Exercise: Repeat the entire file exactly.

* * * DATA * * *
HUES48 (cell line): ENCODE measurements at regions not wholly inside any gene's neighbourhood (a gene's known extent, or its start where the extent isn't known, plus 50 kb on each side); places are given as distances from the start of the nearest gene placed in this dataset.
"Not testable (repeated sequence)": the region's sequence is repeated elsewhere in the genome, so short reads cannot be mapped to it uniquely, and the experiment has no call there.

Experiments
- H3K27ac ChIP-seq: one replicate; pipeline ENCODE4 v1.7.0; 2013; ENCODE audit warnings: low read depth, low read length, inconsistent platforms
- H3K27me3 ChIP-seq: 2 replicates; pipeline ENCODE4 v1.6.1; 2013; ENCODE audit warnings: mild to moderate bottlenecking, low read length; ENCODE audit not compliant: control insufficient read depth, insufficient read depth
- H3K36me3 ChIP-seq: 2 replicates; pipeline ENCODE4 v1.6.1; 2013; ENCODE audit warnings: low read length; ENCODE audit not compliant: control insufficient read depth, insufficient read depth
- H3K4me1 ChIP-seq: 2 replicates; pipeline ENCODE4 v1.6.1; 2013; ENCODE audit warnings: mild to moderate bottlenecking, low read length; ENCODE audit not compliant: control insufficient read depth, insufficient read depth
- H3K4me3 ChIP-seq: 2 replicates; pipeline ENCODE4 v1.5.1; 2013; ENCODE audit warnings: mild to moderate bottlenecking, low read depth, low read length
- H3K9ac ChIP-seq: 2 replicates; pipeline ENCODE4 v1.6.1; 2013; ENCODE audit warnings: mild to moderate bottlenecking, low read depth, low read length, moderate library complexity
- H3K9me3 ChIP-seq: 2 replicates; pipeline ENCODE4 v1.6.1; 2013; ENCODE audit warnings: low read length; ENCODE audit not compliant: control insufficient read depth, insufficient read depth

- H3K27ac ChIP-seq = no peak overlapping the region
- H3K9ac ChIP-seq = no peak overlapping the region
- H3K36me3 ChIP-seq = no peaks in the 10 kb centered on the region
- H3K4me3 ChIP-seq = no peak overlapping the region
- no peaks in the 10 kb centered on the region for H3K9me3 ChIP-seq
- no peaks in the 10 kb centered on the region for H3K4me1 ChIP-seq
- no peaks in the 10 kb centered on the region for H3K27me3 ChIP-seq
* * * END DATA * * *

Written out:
HUES48 (cell line): ENCODE measurements at regions not wholly inside any gene's neighbourhood (a gene's known extent, or its start where the extent isn't known, plus 50 kb on each side); places are given as distances from the start of the nearest gene placed in this dataset.
"Not testable (repeated sequence)": the region's sequence is repeated elsewhere in the genome, so short reads cannot be mapped to it uniquely, and the experiment has no call there.

Experiments
- H3K27ac ChIP-seq: one replicate; pipeline ENCODE4 v1.7.0; 2013; ENCODE audit warnings: low read depth, low read length, inconsistent platforms
- H3K27me3 ChIP-seq: 2 replicates; pipeline ENCODE4 v1.6.1; 2013; ENCODE audit warnings: mild to moderate bottlenecking, low read length; ENCODE audit not compliant: control insufficient read depth, insufficient read depth
- H3K36me3 ChIP-seq: 2 replicates; pipeline ENCODE4 v1.6.1; 2013; ENCODE audit warnings: low read length; ENCODE audit not compliant: control insufficient read depth, insufficient read depth
- H3K4me1 ChIP-seq: 2 replicates; pipeline ENCODE4 v1.6.1; 2013; ENCODE audit warnings: mild to moderate bottlenecking, low read length; ENCODE audit not compliant: control insufficient read depth, insufficient read depth
- H3K4me3 ChIP-seq: 2 replicates; pipeline ENCODE4 v1.5.1; 2013; ENCODE audit warnings: mild to moderate bottlenecking, low read depth, low read length
- H3K9ac ChIP-seq: 2 replicates; pipeline ENCODE4 v1.6.1; 2013; ENCODE audit warnings: mild to moderate bottlenecking, low read depth, low read length, moderate library complexity
- H3K9me3 ChIP-seq: 2 replicates; pipeline ENCODE4 v1.6.1; 2013; ENCODE audit warnings: low read length; ENCODE audit not compliant: control insufficient read depth, insufficient read depth

- H3K27ac ChIP-seq = no peak overlapping the region
- H3K9ac ChIP-seq = no peak overlapping the region
- H3K36me3 ChIP-seq = no peaks in the 10 kb centered on the region
- H3K4me3 ChIP-seq = no peak overlapping the region
- no peaks in the 10 kb centered on the region for H3K9me3 ChIP-seq
- no peaks in the 10 kb centered on the region for H3K4me1 ChIP-seq
- no peaks in the 10 kb centered on the region for H3K27me3 ChIP-seq